p class=”p1″>By RUBIN DANBERG BIGGS
Something weird happened when Jonah Okike-Hephzibah ’16 asked for help. The Cornell engineering student in his senior year was suddenly faced with an unexpectedly steep price tag, despite his scholarships. And when he explained his situation, that he had been locked out of a rigid financial aid process and was staring down the barrel of the overwhelming cost of higher education, the circumstances of the situation sounded familiar to many. But when he launched a campaign to publicly deal with this situation, asking students and strangers to donate what they could — if they could — it brought a few assumptions to light, and they might be worth taking a closer look at.
When Okike-Hephzibah began a Crowdfunding campaign, tuition took on the air of charity. This was a person with his back against a wall, unable to do anything but make a broad ask for kindness. This tarnishes the idea that cost is never truly prohibitive at universities like Cornell. When loans, grants and aid are supposedly available to cover the full need of a student, the idea of an exclusionary price tag is easy to dodge. But when students begin coming forward, in acts of desperation, saying that the system has failed them, that denial becomes harder to swallow.
But what Okike-Hephzibah’s request really did was publicize this systemic problem, and make the community react. The hundreds of students who donated presumably saw it as an opportunity to help. Yet Nikolai Lumpkins ’16, a student who followed suit and Crowdfunded a few weeks later, didn’t nearly reach his goal. He also reported a sizable number of people responding to his page with anger and disgust that he would ask for help with something that many students have to deal with. Both had struggled through a familiar financial aid system and been handed a reduced price tag that was still just too expensive — an experience familiar to many on this campus. Ironically, it seems like the people who have slogged through the financial aid process, and have often resorted to taking out loans, are the precisely the ones who disapprove of these Crowdfunding student campaigns.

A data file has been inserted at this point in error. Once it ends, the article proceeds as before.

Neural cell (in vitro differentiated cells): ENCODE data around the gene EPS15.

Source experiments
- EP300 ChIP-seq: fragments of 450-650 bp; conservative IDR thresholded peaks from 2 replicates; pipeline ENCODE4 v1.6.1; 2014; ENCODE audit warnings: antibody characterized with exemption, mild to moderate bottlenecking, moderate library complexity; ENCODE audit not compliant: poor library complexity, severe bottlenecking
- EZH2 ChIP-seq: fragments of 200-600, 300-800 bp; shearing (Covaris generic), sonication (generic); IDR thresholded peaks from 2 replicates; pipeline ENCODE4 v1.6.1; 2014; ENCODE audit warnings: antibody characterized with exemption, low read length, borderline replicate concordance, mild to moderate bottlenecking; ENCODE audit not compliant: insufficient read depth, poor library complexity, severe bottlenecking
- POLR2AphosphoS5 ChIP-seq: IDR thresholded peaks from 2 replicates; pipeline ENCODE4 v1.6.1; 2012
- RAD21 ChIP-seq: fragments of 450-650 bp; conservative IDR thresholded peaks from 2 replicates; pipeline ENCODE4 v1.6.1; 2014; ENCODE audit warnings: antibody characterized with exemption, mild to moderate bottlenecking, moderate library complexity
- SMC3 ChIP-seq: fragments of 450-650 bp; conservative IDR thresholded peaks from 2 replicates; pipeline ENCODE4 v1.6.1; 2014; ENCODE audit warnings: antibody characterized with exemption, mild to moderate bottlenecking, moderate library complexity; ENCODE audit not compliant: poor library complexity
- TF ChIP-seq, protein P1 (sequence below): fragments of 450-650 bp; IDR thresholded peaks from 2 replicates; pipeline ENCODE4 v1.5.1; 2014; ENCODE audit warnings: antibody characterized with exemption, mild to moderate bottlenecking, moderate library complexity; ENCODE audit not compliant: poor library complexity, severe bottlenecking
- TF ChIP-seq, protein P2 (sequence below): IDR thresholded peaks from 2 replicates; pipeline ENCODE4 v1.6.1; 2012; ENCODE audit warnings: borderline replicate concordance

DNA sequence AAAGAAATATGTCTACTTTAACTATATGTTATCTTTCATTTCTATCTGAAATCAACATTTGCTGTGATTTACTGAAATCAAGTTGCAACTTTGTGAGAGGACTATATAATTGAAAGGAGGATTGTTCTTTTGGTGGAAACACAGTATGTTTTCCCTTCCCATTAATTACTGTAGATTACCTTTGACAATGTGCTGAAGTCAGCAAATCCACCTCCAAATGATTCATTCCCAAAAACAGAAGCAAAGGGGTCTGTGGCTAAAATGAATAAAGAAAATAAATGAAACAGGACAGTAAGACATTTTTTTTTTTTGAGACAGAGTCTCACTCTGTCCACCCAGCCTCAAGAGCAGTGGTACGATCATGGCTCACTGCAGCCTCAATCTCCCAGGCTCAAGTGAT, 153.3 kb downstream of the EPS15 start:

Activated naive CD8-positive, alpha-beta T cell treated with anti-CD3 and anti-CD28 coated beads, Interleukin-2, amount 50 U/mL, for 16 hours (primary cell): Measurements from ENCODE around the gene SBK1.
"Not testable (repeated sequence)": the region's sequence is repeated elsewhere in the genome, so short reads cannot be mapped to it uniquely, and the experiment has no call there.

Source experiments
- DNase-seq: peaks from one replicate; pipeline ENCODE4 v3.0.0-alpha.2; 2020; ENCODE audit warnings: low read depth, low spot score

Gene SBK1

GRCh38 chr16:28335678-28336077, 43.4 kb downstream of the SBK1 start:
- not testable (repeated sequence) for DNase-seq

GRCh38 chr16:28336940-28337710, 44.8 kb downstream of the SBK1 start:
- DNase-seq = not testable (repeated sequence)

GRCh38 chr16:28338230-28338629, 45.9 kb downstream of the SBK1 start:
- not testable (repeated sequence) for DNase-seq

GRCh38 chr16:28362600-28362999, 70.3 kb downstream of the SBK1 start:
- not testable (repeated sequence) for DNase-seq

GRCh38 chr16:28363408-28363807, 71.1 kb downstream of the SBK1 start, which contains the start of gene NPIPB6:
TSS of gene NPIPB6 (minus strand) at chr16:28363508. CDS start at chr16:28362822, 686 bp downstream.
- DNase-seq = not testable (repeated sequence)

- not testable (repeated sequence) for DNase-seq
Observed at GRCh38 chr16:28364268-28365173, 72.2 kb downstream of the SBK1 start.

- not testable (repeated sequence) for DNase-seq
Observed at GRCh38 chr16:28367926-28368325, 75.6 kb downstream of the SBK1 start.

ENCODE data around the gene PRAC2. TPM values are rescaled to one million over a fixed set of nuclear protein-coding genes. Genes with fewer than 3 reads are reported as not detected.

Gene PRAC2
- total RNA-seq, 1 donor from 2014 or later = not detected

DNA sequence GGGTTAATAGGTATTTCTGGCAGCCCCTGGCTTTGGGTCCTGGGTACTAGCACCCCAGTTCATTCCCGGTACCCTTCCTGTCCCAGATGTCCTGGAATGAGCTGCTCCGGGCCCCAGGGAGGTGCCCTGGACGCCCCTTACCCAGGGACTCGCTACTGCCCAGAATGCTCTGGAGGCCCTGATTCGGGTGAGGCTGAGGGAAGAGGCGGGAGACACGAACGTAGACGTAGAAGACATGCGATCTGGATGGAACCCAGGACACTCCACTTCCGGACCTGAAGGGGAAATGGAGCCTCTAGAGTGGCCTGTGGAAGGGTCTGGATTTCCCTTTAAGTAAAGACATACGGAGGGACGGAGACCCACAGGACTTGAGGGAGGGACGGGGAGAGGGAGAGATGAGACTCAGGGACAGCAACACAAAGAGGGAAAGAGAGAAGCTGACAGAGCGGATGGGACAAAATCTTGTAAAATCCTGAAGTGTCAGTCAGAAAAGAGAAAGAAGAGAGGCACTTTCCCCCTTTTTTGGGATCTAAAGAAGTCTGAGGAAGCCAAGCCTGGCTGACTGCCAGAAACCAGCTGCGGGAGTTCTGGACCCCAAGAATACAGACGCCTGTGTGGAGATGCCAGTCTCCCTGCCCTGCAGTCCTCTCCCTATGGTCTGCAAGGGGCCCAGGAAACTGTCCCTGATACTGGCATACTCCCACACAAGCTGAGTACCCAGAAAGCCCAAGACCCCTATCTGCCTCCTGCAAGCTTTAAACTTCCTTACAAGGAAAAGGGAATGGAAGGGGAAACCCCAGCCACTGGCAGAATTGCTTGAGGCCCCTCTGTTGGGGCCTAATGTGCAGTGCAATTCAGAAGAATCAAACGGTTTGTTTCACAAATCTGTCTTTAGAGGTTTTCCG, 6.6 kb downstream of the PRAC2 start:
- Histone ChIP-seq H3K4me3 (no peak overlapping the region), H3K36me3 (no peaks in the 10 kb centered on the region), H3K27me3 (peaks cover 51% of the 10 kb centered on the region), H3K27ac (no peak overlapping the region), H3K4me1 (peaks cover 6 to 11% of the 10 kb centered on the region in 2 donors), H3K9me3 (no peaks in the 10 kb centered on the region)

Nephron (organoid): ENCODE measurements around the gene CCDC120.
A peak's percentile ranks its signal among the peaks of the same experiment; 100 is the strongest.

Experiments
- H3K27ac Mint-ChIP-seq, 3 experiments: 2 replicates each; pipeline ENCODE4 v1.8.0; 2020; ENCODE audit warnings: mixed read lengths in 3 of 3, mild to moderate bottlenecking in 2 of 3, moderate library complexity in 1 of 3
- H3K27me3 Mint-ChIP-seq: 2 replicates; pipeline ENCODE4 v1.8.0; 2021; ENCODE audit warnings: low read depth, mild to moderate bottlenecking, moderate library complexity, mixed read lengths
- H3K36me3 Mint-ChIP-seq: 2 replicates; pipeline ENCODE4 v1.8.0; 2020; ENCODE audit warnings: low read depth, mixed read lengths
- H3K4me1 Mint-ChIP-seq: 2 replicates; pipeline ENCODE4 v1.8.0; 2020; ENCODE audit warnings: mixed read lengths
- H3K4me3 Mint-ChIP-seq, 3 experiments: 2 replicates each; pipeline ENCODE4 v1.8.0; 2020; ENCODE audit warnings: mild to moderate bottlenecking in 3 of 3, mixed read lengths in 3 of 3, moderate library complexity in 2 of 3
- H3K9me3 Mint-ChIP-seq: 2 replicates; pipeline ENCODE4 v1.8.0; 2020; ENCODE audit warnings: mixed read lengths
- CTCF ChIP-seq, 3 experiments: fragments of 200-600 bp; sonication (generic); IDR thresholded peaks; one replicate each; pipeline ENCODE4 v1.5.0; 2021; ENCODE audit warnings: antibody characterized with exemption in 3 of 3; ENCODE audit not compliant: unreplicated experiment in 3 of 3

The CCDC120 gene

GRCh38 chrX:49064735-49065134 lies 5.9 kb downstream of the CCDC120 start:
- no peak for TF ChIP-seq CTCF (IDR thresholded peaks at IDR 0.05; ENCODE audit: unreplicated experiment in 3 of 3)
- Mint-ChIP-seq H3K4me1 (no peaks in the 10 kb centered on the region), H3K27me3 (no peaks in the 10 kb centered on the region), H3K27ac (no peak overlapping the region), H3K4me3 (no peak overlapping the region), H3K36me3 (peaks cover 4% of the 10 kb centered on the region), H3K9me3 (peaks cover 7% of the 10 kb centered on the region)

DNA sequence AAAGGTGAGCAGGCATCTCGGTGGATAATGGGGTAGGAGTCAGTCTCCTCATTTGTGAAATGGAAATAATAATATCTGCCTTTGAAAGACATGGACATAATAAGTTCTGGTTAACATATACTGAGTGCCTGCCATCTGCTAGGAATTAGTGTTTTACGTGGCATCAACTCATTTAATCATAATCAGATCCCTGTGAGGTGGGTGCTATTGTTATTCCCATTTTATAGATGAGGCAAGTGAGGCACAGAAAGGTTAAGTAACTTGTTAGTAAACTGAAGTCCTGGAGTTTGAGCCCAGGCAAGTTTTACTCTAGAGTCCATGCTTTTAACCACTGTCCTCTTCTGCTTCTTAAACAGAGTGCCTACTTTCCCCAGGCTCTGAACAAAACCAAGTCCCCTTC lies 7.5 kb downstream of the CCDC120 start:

The significance of this is profound. Rather than being united around a common cause — the desire to help our peers — the student body fractured along this unexpected line. Unfortunately, many of us, myself included, spent little time considering the circumstances that made this Crowdfunding necessary. I did not consider why there should ever be the need for this method of funding tuition. Instead, I took the unbelievable difficulty that putting oneself through college can pose for many students as an inalterable fact of life, and by doing so, initially believed that everyone should find a way to deal with it on their own. It did not matter, for example, that tuition had increased every year since Okike-Hephzibah initially agreed to attend the University.
But we ought to consider the reason why these two came forward, and perhaps why it was so surprising that they did as well. I submit that there is a belief that paying for college is an individual endeavor, and that the difficulty that it presents is relatively inalterable. We assume that the burden of affording a higher education falls on the student or their families, not necessarily on the community. As a result, when the community was asked to shoulder their hardship, many were taken aback.
There are a few people whose responses we can’t know. Would Robert Harrison, chairman of the Board of Trustees, feel compelled to donate? Would he, and others with direct power over the system that forced these students to ask, feel as though they failed in their mission, or are Okike-Hephzibah and Lumpkins just exceptions to a system that broadly works? To be quite honest, I don’t know what the right answers to these questions are, but they probably should be asked. If Crowdfunding for tuition seems like a small issue, it’s only because it’s a final resort. Just because only a few students have attempted to publicly Crowdsource doesn’t mean that many students aren’t struggling everyday to afford tuition. These weren’t the first students to have these problems, but they made the statement that their individual situation should have a collective solution. In this, they were absolutely right.
Rubin Danberg Biggs is a sophomore in the College of Arts and Sciences. He may be reached at email@example.com. The Common Table appears alternate Mondays this semester.